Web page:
Times are Changing - Developing Young Craftsmen

Tom Motta doing his thing.JPG

There has been a shortage of skilled workers in our country for years, and with 10,000 Baby Boomers reportedly retiring every day, the shortage is only getting worse. But thankfully, efforts to reverse this trend are happening and positive results will surely follow.

An article in the current Sounding Trade Only details recent efforts to develop and support apprenticeship programs in the marine industry, providing it with skilled mechanics, technicians, and fiberglass and wood workers. And it is about time. For too many years, every youth was expected to get a college degree, even when their interests and abilities might have been better utilized elsewhere.

Susan Zeller, a great lady I worked with on the Safety at Sea program at the U.S. Naval Academy, is the executive director of the Marine Trades Association of Maryland. She was interviewed for the article, and shared her thoughts as to why everyone assumes a respectable career required a college degree.

“It’s rare to find a mom and dad who embrace that kid who wants to work with his or her hands,” she said. “Parents continue to push kids towards a four-year degree. I still think that is our No. 1 problem.”

Thankfully, this trend is changing, and President Trump is all over it. Last fall, members of the American Boat Builders & Repairers Association (ABBRA) met with senior officials at the White House to discuss this situation, along with members of the commerce and labor departments. President Trump is keen to expand job training and apprenticeship programs in all industries, including the marine industry. Community colleges, once the vocational training hubs of our country, are returning to their roots. State and federal aid is helping foot the bill.

Repairing gelcoat properly is a skill beyond the abilities of most boat owners, and people who can do it well are considered skilled artists.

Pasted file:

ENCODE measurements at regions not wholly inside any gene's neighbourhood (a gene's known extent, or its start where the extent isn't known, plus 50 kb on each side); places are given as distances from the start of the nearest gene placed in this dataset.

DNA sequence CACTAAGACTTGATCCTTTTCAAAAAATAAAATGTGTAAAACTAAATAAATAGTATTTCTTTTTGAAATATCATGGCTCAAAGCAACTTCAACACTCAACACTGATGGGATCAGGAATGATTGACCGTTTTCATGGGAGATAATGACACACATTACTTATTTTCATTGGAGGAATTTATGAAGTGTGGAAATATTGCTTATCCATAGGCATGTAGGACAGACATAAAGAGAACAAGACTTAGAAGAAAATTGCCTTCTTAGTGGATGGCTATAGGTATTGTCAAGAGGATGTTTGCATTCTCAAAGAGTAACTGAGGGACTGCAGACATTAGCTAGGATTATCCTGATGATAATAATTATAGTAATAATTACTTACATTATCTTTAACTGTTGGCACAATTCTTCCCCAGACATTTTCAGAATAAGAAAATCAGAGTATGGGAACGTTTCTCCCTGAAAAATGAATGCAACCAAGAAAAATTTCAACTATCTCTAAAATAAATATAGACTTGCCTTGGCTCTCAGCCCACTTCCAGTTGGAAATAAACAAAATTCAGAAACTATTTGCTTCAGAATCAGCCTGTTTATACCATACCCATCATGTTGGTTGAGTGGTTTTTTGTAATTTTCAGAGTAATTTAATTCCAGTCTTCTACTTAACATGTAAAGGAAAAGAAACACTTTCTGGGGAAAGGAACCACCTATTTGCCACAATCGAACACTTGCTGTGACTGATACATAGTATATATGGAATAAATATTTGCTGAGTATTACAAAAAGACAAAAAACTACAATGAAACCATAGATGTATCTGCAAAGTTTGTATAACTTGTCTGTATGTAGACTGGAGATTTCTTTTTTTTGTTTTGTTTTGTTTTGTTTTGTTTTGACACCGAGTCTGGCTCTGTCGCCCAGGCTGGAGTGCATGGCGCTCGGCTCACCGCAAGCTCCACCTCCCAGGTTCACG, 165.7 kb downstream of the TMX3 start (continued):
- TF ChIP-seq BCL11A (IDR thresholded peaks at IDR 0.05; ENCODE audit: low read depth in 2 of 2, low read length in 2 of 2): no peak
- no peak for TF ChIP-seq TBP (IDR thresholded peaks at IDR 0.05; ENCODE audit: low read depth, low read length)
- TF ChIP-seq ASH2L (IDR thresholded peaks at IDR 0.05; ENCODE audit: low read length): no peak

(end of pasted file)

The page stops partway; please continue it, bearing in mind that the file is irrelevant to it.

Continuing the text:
Repairing gelcoat properly is a skill beyond the abilities of most boat owners, and people who can do it well are considered skilled artists.

It is a “cultural rebuild” to bring a skilled labor force back in style, which to me seems perfect. Whenever I visited a European boat builder, I saw craftsmen creating yachts with a pride of workmanship and involvement that has been mostly missing in this country. Instead of minimum wage workers doing the gritty job of laying fiberglass, I saw highly skilled craftsmen who proudly specialize in these skills. The Netherlands, for example, has some fabulous boat builders. Walking through these facilities, I would see senior craftsmen teaching young apprentices how to do it right in an almost surgically clean environment. It was inspiring, whether it was an electrical installation or crafting teak joinerwork that would go into a yacht interior. Such skills should not be lost.

Apparently, the days of requiring every young man and woman to get a college degree and follow in their parents’ corporate footsteps may be coming to an end. It is long overdue, in my opinion, and I applaud our country’s leadership for recognizing this need and addressing a high level view of shrinking skilled labor. Even the states are contributing. New Jersey, for instance, will provide 50 percent of an apprentice’s salary for six months.

Some local boat shows, such as the New York and New England boat shows, now host career days to give young people a look at career alternatives. And it seems to be working, as more boatyards and boat builders have technicians with college degrees but instead choose to work with their minds and hands, away from a desk.

The recreational marine industry, with partnerships from major corporate titans, is actively working to attract young people who love working with their hands and want to help build or repair boats, engines, and systems for the rest of us. It seems very down to earth, and complements our growing awareness of cleaner, greener, more efficient. I like that.

I am friends with a boat builder who was all set to go to Yale Law School, but got a summer job working for a boat builder in Maine. Something resonated with him during that summer, and he subsequently filed for an extension to put off law school for the next semester to continue working at the boatyard. After several extensions, his direction was clear, and he never set foot on the Yale campus. Everyone should be so lucky to have such a clear path.

I fully support these apprenticeship programs, and building a workforce of skilled workers and creaftsmen across all industries. I hope such apprenticeship programs flourish. The move is in line with a greater respect and consciousness of the world and our role in it.

Once again, it seems that to move forward, we need to look back at the past, at how things were done, hands on and fully engaged.